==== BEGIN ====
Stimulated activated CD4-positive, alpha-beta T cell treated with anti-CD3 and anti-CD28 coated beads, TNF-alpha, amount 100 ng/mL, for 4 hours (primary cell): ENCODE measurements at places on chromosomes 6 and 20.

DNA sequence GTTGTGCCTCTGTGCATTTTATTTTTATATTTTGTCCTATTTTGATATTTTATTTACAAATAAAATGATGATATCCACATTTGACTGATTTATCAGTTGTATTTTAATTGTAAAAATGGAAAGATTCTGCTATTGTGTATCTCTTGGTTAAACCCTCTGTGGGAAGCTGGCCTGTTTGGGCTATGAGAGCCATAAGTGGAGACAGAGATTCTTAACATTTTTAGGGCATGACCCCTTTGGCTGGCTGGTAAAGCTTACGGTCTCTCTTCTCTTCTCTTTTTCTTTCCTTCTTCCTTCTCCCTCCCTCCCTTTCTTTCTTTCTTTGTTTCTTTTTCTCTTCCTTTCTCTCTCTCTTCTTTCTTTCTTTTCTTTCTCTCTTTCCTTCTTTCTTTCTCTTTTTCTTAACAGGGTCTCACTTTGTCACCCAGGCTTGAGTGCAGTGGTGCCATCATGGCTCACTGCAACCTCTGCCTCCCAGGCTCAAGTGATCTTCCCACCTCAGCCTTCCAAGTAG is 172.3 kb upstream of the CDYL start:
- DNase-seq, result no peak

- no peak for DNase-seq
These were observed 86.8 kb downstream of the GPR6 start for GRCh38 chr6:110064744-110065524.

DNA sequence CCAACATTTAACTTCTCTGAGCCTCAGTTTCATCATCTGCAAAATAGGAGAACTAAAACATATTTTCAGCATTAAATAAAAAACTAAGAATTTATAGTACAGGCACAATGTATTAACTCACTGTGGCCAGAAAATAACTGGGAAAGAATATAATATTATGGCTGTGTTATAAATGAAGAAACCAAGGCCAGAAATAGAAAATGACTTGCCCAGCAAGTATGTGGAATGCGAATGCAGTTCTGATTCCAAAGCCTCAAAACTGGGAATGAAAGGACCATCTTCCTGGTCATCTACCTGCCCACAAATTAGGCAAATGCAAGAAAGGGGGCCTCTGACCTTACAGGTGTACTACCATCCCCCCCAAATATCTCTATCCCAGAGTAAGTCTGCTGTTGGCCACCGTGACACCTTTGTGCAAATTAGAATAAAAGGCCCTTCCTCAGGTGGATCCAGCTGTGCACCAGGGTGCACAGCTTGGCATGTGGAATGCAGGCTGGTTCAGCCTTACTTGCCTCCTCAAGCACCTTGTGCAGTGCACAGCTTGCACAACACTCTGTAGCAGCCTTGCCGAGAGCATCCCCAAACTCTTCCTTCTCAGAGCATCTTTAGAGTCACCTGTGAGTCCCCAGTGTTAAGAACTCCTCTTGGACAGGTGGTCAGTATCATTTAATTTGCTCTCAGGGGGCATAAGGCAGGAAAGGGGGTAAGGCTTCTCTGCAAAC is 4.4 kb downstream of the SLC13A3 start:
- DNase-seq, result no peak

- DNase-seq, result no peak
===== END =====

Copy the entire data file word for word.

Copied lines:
Stimulated activated CD4-positive, alpha-beta T cell treated with anti-CD3 and anti-CD28 coated beads, TNF-alpha, amount 100 ng/mL, for 4 hours (primary cell): ENCODE measurements at places on chromosomes 6 and 20.

DNA sequence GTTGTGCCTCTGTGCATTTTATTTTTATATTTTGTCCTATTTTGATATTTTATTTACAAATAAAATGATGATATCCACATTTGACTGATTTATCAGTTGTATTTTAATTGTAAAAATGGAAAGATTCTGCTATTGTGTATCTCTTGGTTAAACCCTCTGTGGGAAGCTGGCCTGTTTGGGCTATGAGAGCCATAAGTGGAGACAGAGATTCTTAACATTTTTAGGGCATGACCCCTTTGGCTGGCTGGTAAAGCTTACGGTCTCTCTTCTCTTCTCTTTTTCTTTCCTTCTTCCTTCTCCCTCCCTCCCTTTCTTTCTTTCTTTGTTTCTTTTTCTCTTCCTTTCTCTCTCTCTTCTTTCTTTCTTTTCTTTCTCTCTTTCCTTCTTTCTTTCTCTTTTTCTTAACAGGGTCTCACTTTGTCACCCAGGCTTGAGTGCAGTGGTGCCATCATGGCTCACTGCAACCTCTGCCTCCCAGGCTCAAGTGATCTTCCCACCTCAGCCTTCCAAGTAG is 172.3 kb upstream of the CDYL start:
- DNase-seq, result no peak

- no peak for DNase-seq
These were observed 86.8 kb downstream of the GPR6 start for GRCh38 chr6:110064744-110065524.

DNA sequence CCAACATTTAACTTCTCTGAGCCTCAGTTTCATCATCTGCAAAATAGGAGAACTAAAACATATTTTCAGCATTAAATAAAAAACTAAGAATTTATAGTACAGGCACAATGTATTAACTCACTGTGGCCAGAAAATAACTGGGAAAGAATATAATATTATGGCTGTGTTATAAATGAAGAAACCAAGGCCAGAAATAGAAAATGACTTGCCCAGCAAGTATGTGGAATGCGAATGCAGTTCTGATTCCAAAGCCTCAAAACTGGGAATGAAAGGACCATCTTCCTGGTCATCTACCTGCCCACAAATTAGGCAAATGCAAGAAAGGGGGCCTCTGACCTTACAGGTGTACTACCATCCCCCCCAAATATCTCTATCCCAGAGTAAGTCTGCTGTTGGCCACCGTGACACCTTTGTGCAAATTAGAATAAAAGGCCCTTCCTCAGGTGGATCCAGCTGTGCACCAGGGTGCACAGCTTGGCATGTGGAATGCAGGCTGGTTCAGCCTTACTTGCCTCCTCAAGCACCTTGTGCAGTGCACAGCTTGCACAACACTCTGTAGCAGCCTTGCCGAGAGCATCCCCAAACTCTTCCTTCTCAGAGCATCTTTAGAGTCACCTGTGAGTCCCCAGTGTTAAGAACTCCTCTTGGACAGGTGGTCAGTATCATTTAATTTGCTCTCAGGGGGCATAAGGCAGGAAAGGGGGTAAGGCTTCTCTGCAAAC is 4.4 kb downstream of the SLC13A3 start:
- DNase-seq, result no peak

- DNase-seq, result no peak